Finally, this number vastly underestimates the numbers of actual Nepali contractors working in the country and are not tracked by the Department of Foreign Employment and greatly underestimates the scope of risk that these workers face.
This is, however, not simply an issue with the Nepali government and as the use of private contractors has reached new heights in both Afghanistan and Iraq, the US and other countries funding these contractors have also failed to keep track of its massive growth.(Within the US government several branches are expected to keep track of the contractors they fund, but it is generally left to companies to report these numbers and there is little monitoring done by the government to make sure they meet these requirements.)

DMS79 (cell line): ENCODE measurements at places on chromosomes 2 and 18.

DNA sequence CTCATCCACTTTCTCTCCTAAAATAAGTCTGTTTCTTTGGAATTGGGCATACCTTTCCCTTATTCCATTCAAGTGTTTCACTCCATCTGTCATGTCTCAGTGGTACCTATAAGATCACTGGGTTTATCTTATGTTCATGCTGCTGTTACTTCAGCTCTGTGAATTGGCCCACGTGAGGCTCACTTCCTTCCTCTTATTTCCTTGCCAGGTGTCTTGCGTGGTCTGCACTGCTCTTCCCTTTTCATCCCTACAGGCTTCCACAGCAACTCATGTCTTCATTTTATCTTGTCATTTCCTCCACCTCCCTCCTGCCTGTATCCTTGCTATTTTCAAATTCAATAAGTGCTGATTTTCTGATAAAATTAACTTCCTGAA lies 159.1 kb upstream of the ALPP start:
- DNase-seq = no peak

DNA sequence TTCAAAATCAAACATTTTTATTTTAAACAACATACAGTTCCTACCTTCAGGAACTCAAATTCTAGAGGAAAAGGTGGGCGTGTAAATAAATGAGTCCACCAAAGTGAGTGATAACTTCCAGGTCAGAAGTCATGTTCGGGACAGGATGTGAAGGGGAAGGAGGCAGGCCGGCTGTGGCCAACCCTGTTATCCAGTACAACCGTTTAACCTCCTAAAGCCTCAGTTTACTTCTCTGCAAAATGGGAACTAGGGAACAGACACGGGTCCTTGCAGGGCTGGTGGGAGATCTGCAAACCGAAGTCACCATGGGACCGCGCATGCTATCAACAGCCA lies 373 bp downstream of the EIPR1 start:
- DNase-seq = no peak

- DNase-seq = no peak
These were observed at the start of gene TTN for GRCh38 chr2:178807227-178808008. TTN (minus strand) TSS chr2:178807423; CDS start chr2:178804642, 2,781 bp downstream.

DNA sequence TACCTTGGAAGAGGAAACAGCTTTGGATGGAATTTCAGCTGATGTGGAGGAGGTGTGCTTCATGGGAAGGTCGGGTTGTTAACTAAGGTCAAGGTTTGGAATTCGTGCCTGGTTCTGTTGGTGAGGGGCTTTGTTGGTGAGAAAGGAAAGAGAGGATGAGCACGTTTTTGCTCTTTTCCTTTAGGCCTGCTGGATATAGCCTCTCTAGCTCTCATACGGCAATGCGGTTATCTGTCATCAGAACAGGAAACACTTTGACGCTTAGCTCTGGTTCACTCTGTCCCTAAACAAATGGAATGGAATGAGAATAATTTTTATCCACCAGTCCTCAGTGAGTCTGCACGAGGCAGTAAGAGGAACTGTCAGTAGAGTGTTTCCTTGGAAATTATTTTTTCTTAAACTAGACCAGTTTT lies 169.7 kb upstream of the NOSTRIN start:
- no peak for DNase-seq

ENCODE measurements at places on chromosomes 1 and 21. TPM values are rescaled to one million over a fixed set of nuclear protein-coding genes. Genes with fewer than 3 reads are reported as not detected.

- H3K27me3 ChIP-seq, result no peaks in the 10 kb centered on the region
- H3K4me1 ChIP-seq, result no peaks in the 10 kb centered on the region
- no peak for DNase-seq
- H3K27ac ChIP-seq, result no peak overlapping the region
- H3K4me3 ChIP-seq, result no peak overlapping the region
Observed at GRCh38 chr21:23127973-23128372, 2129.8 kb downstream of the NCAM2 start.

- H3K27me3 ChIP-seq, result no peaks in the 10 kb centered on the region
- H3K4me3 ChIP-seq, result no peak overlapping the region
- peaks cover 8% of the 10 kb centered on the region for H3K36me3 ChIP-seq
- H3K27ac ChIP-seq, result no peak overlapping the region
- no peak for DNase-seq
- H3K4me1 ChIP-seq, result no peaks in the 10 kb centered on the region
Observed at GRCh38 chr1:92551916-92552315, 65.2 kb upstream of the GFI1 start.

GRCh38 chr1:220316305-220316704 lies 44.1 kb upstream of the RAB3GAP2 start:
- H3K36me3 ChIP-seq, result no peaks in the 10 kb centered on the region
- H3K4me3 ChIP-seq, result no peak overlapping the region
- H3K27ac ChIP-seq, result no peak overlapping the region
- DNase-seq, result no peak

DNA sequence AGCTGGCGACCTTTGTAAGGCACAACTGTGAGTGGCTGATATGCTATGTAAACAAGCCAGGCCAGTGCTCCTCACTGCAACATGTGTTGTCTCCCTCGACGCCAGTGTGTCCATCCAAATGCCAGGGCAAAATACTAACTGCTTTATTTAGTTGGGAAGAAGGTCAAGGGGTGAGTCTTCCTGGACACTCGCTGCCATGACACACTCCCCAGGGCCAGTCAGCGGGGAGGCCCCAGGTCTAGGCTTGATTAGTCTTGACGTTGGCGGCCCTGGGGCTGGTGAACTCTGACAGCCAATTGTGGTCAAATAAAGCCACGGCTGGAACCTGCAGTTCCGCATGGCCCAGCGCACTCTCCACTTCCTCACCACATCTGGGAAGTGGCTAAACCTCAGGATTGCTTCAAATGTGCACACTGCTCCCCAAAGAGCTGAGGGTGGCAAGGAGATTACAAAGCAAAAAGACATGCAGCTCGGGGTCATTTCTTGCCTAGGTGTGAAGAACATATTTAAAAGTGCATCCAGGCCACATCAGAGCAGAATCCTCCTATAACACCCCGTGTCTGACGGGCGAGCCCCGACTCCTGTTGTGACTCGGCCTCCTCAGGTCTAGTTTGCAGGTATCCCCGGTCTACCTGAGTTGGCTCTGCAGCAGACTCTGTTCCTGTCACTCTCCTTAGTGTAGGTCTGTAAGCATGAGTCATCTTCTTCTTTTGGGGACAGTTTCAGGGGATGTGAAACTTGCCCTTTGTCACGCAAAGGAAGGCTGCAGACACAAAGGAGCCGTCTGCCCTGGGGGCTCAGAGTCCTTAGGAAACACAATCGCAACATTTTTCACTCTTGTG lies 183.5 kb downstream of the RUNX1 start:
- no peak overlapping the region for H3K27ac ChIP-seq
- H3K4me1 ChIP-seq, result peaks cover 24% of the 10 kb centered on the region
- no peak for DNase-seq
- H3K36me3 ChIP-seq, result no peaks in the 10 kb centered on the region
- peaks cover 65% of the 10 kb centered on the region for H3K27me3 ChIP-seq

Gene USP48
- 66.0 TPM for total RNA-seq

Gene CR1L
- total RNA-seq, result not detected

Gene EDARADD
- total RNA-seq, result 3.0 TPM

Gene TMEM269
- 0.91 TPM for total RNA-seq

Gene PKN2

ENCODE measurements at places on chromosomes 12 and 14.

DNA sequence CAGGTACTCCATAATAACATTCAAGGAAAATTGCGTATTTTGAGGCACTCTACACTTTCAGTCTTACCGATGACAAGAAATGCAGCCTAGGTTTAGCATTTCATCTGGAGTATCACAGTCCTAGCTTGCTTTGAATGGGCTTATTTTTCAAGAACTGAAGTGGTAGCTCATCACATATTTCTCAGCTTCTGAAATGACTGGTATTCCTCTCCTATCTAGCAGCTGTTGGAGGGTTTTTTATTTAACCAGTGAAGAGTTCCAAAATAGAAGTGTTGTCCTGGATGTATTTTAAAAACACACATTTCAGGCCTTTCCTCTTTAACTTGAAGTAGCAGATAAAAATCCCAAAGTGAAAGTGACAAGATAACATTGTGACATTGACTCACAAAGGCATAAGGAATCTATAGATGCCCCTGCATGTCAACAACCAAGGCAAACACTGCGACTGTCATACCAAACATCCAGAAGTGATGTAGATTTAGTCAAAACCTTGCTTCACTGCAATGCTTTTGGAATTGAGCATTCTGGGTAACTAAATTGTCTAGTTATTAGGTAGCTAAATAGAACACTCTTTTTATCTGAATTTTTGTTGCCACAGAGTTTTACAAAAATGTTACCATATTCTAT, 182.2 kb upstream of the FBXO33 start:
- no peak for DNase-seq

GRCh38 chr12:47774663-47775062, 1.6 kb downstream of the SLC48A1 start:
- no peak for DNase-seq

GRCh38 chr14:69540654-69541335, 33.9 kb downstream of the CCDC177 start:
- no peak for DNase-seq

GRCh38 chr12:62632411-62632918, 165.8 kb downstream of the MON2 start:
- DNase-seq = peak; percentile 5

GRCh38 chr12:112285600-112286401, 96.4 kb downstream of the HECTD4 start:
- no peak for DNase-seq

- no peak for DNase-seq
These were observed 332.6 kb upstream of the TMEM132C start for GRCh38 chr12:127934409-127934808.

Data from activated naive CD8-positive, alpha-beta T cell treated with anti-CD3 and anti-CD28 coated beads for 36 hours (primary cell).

For example, during the surge of troops in 2009-2011, when the US had 99,000 troops in Afghanistan, the US Department of Defence had almost 120,000 private contractors. This count, however, does not take into consideration the tens of thousands of others who worked for the Department of State or other branches of the US government or those that worked for other countries. Simply put, no one knows how many Nepalis have been in Afghanistan.
Lack of oversight
To try and understand the scope of these issues better, I spent much of the past 12 months working with the Centre for the Study of Labour and Mobility, a research centre in Kathmandu, while also conducting research in various parts of Nepal, India and Turkey, interviewing over 200 people who either worked as contractors in Afghanistan or were connected to the process of employing Nepalis in conflict zones, such as brokers or government officials.